3

And now I'm wondering what is legal and what isn't. I purchased the elements, used them for inspiration, but completely redrew them. I'm being told by the company that I would need to purchase the full rights to these images. However again when it comes to vector graphics and rather simple ones too. If I am not using the original files and have redrawn, doesn't this in effect mean I've sort of made it my own. Images in question are very very similar which I recreated but not identical.

So just makes me question having to buy the full rights of these stock images. Any advice here thank you.

  • 2
    Using stock images for a logo is generally a bad idea. Even if the company weren't complaining, you can't register it as a unique mark in good faith. Plus, anyone with access to the same stock could build a duplicate logo to yours and go after your business and you could do nothing about it. For your own protection, you should have legal ownership (not just limited usage access) to your own brand marks. – 13ruce Apr 8 at 12:04
6

Redrawing something means you have created derivative work, not original work. (PDF from copyright.gov) Merely "redrawing" something does not, in most instances, grant you an unencumbered copyright.

In addition, there is no such thing as "change it by x amount and it's okay". If the original image can be discerned from the copy in any way, it maybe infringement as well.

If a company is informing you that you need to purchase rights, that would indicate that they feel you are infringing upon their copyright (or the copyright of the original artist). How and to what depth or expense you are willing to go to in order to fight their perception, is up to you.

I am not an attorney and no part of this answer should be seen as legal advice.

The reality is they feel you are infringing, you feel you aren't. That's a legal battle. My opinion won't mean anything. Neither will the opinion of anyone else. Only a judge can definitively determine who may be correct.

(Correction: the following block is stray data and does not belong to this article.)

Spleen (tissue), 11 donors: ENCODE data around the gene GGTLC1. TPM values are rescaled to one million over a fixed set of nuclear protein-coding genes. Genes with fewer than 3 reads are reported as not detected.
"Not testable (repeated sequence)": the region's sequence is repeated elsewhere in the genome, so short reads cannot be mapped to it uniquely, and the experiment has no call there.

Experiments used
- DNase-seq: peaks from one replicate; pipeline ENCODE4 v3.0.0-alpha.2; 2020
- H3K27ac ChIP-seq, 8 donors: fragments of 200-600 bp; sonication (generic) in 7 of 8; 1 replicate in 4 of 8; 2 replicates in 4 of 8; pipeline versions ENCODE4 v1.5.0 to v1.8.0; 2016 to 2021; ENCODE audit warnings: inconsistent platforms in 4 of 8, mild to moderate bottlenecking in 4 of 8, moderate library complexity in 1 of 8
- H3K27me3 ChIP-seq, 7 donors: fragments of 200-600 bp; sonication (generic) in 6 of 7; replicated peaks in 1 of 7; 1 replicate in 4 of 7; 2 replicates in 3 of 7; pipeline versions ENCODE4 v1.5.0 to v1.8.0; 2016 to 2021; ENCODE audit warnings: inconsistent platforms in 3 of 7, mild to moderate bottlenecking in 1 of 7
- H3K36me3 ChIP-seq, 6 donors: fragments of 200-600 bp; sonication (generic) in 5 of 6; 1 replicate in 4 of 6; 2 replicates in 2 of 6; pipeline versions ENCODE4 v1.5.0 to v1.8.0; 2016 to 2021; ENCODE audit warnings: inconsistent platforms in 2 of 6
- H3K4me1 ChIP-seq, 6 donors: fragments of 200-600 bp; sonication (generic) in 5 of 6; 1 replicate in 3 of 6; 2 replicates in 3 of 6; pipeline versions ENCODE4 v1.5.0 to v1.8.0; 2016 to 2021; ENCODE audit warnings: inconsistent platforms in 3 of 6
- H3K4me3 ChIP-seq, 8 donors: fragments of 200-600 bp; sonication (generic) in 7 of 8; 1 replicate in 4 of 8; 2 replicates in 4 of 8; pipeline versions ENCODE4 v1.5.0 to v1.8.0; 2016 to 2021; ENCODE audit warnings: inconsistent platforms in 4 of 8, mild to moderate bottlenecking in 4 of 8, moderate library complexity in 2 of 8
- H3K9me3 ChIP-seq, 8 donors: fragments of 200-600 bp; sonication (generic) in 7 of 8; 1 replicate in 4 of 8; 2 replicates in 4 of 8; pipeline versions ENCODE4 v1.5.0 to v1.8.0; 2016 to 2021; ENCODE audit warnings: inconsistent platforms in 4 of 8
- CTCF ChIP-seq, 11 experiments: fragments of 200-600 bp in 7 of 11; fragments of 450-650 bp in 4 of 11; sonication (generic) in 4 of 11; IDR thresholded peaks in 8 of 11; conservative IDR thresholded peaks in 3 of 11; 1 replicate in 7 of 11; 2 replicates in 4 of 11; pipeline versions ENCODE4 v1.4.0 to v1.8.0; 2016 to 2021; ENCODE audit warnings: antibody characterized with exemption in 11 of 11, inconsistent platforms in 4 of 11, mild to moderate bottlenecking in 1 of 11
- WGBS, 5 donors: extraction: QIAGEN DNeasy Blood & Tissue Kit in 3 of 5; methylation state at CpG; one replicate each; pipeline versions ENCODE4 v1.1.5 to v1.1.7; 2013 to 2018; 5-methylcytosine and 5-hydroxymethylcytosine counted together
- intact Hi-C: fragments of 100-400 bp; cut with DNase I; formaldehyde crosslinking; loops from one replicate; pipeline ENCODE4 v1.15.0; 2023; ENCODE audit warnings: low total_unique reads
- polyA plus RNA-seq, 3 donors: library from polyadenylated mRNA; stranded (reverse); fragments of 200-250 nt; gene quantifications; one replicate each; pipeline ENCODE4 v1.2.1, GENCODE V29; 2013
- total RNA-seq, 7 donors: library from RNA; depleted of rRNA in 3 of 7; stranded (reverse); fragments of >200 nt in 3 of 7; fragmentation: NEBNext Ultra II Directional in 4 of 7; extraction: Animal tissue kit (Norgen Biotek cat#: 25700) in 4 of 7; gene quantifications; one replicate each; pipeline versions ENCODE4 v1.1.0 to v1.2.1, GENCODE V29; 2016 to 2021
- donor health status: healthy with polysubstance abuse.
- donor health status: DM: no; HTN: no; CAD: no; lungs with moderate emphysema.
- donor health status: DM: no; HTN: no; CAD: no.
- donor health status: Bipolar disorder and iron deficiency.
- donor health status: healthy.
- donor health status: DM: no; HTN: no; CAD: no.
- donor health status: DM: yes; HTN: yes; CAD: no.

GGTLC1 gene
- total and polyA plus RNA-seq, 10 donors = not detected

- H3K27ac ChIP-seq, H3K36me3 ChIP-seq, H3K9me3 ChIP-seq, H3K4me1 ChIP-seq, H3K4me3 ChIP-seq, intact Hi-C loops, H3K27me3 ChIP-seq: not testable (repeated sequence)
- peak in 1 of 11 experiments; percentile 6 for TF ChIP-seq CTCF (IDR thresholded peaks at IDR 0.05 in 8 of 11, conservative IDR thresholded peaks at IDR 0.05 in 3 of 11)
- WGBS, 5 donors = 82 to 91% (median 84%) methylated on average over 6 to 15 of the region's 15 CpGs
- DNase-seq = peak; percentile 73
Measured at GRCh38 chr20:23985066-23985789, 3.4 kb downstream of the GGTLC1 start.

You have 3 choices....

  • Acquiesce to their demands
  • Hire legal council to immediately inform them of your disagreement
  • Ignore them and deal with any possible repercussions should they wish to pursue the matter further - i.e. The need for legal council at that time, and possibly paying penalties, your legal fees, etc - if you were to lose a judgement
  • I think Scott maybe my confusion lies in things that are very basic shapes or symbols and that can they be considered copyright elements at all? Wouldnt mind sending you these images just to get your deeper insight but guess not able to privately send you anything here? – Mr.Cee Apr 6 at 7:02
  • 2
    There's no private messaging here. The reality is they feel you are infringing, you feel you aren't. That's a legal battle. My opinion won't mean anything. Neither will the opinion of anyone else. Only a judge can definitively determine who may be correct. You have 2 choices.... acquiesce to their demand, or ignore them and deal with any possible repercussions (court + penalties) should they wish to pursue the matter further and you are proven wrong. – Scott Apr 6 at 8:48
0

You have made a copy. That needs a permission, no matter have you used a pen or computer's file copying. There's one workaround. If the copied shapes happen to be created earlier by some other and the creator has put them to public domain. Or they are so old that they are put to public domain by the law.

It's purely your problem to prove they are in public domain. The shape you copied must be in public domain as a whole, it's useless to say for ex. "I copied two lines, three triangles and four circles which were created by Euclid in the year minus 500".

As useless is to say: "It's not the same, the corners are rounded, there are four lines instead of three and the color is solid, not a gradient" . If someone can pinpoint detail differences, there's implicit remarkable sameness.

Warning: I am not a lawyer, for legal advice you must hire a lawyer. If you get a lawsuit, judge's opinion decides.

Your Answer

By clicking “Post Your Answer”, you agree to our terms of service, privacy policy and cookie policy

Not the answer you're looking for? Browse other questions tagged or ask your own question.